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Hilleman Labs is developing a liquid form of meningococcal vaccine in a single container closure

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Hilleman Labs (HL) has been working on the development of vaccine technologies against some of the key causes of bacterial meningitis. Akanki Sharma speaks to Dr Manoj Kumar, Senior Director – R&D, Hilleman Laboratories to find out more details about the vaccine, the technology and science behind its development and how it would help tackle the significant disease burden posed by meningitis in India

How huge is the disease burden of meningitis in India? 

Although meningococcal disease surveillance in India is not routine and data on endemic disease are lacking, the country is known to experience occasional outbreaks. The small amount of data suggests multiple meningococcal outbreaks in the 1980s in Delhi, Gujarat, Andhra Pradesh, Madhya Pradesh, and Orissa and more recently 2000’s outbreaks have occurred in Delhi and North Eastern states. The outbreaks showed a high fatality rate and with a high prevalence of meningococcal serogroup A. On an average between 3000-4000 annual cases with around 250-300 deaths have been reported due to meningococcal meningitis in India in recent years. Due to the lack of enough meningococcal epidemiological data in India, these numbers might be underestimates of the actual meningococcal disease burden.

Share a brief about the ongoing vaccine research at Hilleman Laboratories to combat meningitis 

Meningitis is a disease of the central nervous system, more specifically inflammation of meninges, the coverings of the brain and spinal cord, which can affect people of any age group. There are several causes of meningitis which include viral and bacterial infections. Hilleman Labs (HL) has been working on the development of vaccine technologies against some of the key causes of bacterial meningitis, which include Neisseria meningitidis (Meningococcus), Haemophilus influenzae type B (Hib) and Group B streptococcus (GBS). We have completed pre-clinical studies of improved Hib conjugate vaccines and are working on the development of novel meningococcal conjugate vaccines. Besides this, we have also initiated work on the development of a GBS conjugate vaccine candidate. Our vaccine R&D portfolio covers bacterial meningitis to a great extent including causes of maternal and infant mortality.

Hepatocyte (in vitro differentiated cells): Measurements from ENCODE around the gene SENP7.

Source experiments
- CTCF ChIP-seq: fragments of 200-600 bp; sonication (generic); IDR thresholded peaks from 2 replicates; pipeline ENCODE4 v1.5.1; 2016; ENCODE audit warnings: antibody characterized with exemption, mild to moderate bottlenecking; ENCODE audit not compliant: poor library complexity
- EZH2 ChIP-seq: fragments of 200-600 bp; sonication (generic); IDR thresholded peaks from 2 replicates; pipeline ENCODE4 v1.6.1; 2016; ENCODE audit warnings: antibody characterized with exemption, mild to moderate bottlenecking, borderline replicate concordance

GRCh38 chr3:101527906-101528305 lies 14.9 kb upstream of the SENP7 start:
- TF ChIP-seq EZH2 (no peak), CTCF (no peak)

What is the form and dosage of the vaccine you are working on? How will it enable better outcomes than the existing vaccines for meningitis? 

Hilleman Labs is targeting the development of a liquid form of the meningococcal vaccine in a single container closure which will enable a reduction in cost and help easy administration of the vaccine as compared to most other meningococcal vaccines which are developed fully or partially based on lyophilization technology and require two container closures to be handled.

What are the challenges in developing a vaccine for meningitis? 

Meningococcal conjugate vaccine development as with any other conjugate vaccine is quite complex which involves the production of different antigens (polysaccharides) and carrier proteins by multiple fermentations or organic synthesis in the synthetic approach, followed by their purification, conjugation and vaccine formulation. At each stage, the intent is to reduce the process losses and shorten the processing time. Finally, each batch of a multi-valent vaccine requires several analytical tests to confirm the quality of the vaccine. Finally, to develop a vaccine to be stable in liquid formulation requires significant experiments and defining the formulation combinations. The optimised formulation becomes further important when a component of the vaccine is known to be prone to degradation due to its chemical structure e.g. meningococcal serogroup A polysaccharide in this case.  

What’s the cost incurred on this development? In addition, are you getting any financial aid for this vaccine?